Vacancies and Store Closures

Over the last few years, vacancies and store closures have not been out of the news.  Whilst vacancy levels may have dropped off from their peak a few years ago, there is a continuation of stories about the closure rates of stores across the UK.

This week is no different as the annual Price Waterhouse report on store closures, based on Local Data Company data, was published.  It painted a picture of a large number of closures – indeed the largest annual total in the series.

Sky store closures

Source: Sky News

The detail is not what particularly interests me here (some of my reasons for this can be found in my blog and the coverage when the data were released this time last year).  Instead it is some of the interpretation around it that puzzles me.  The BBC Scotland news was not untypical; the story focused on what could be done to reverse the decline.  I emphasise reverse as this is the tenor of so much of the coverage, and of individual views. There is of course an irony in this coverage, as PwC report that

“11 of the 12 parts of Great Britain the research covers had the worst year in terms of net store declines since 2013. (store openings – store closures = net figure). The only place where net declines were not the worst in five years was Scotland. Here the closure rate at the lowest it’s been over that period, the 5th consecutive year store closures have fallen.”

So Scotland is an outlier in terms of a better performance, something recognized by the BBC online

BBC Shop closures

There are so many problems in seeing the issue as simply as reversing something.  Now I know pining for the second world war is a current national (English?) phenomenon and nostalgia (mainly for things mis-remembered or in case of many MPs never experienced) is a current single solution to everything.  But, really, we need to have a good look at ourselves and the issue and realise we have it the wrong way round.

  1. We can not reverse the decline except in very particular circumstances. But more fundamentally we should not be trying to – that was the Portas approach. Instead we have to realise the world has changed and imagine what retail (and town centres – NOT high streets) are going to be like.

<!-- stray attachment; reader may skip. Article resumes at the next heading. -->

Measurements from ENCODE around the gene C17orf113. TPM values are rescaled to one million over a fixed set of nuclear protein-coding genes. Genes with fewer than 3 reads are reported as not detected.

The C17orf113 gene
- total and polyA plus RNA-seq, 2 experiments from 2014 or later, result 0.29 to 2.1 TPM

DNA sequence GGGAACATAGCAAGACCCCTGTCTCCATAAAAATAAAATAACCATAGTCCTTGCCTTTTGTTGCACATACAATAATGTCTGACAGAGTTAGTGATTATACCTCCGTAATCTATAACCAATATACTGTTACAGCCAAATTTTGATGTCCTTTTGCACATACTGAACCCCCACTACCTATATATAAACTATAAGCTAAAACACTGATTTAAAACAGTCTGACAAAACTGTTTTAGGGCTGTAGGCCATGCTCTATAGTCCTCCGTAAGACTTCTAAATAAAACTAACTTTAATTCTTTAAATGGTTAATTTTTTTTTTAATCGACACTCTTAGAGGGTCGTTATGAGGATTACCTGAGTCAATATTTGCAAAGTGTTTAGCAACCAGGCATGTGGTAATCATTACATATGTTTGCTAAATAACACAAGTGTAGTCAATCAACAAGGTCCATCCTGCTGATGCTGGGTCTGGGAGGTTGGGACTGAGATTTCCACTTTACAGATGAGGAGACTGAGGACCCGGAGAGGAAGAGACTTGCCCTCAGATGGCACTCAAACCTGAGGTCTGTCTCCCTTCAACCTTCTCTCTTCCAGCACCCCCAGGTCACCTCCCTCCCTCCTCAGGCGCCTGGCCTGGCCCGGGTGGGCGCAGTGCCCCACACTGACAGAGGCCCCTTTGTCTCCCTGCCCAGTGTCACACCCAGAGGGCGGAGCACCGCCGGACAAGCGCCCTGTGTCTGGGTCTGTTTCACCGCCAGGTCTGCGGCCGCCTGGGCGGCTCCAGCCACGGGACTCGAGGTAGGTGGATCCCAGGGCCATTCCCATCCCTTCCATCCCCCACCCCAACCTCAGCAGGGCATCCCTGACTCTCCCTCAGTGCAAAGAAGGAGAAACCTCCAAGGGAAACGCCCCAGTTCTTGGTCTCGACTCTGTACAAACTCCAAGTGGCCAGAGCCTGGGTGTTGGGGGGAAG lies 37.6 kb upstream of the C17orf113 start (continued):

2. There are a number of fundamental reasons for saying this. First, we have spent 50+ years building retail all over the place.  This has not been accompanied by space reduction.  Closures are a function of over-capacity derived in part from our own actions.  Secondly we have privileged these new spaces (out-of-town and internet) in financial terms and until we do something about it we will not see any real change in trends.  Thirdly we have forgotten what towns are for.  Towns are not solely retail (or commercial) spaces but spaces for all forms of exchange and life.  Our economic system has altered our conception of spaces for the worst.
  3. In our rush to development and with our mis-aligned financial system we have also forgotten about the consumer and what they want. This has, is and will change and our spaces need to keep up with this.  Those with nostalgic leanings are often those first to the very formats that destroyed the previous stores.  We have also forgotten that individual actions end up being collective ones.

This all sounds rather gloomy and as though nothing can be done.  That is not my point as anyone aware of our work in Scotland can see (and no, I am not taking credit for the better performance in Scotland, especially given the data in the report is on only eight Scottish places).  I will though reiterate that this is a place/town problem and not a retail one.  We need to focus on assets, homes, digital, workspaces, greenspaces and so on in towns; the retail will follow the people.  We need to tackle the taxation and other legislation issues that tie the hands of town centres.  And finally, we have to imagine the town space and the ‘high street’ ten or twenty years hence and not constantly try to ‘reverse’ or return the situation to what went before.

The store closures we see today (and lets not forget the human cost under that statement) are an inevitable consequence of our store building, decentralisation and tax polices of the past.  The point should not to agonise over the closures, but do something about changing the playing field and improving the future. I would like to think we are starting that in Scotland.

About Leigh Sparks

I am Professor of Retail Studies at the Institute for Retail Studies, University of Stirling, where I research and teach aspects of retailing and retail supply chains, alongside various colleagues. I am Chair of Scotland's Towns Partnership. I am also a Deputy Principal of the University, with responsibility for Education and Students.
This entry was posted in Closure, Competition, Consumer Change, Government, High Streets, Local Data Company, Places, Public Realm, Retail Change, Retail Economy, Retail Failure, Retailers, Retailing, Scotland, Scotland's Town and High Streets, Scotland's Towns Partnership, Scottish Government, Scottish Retailing, Shop Numbers, Store Closures, Tax, Town Centre Review, Town Centres, Towns, Uncategorized, Vacancies and tagged , , , , , , , , , , , , . Bookmark the permalink.

2 Responses to Vacancies and Store Closures

  1. Anne Findlay says:

    Really liked your blog on the PwC report. Did see the BBC report last night and am glad to see you putting them right.

    I just got back from a trip to Wales and could not help myself taking the retail detail of Llandudno etc.

    Anne​

    ________________________________

  2. Leigh Sparks says:

    Never been to Llandudno. We still suffering from poor media coverage of issues.

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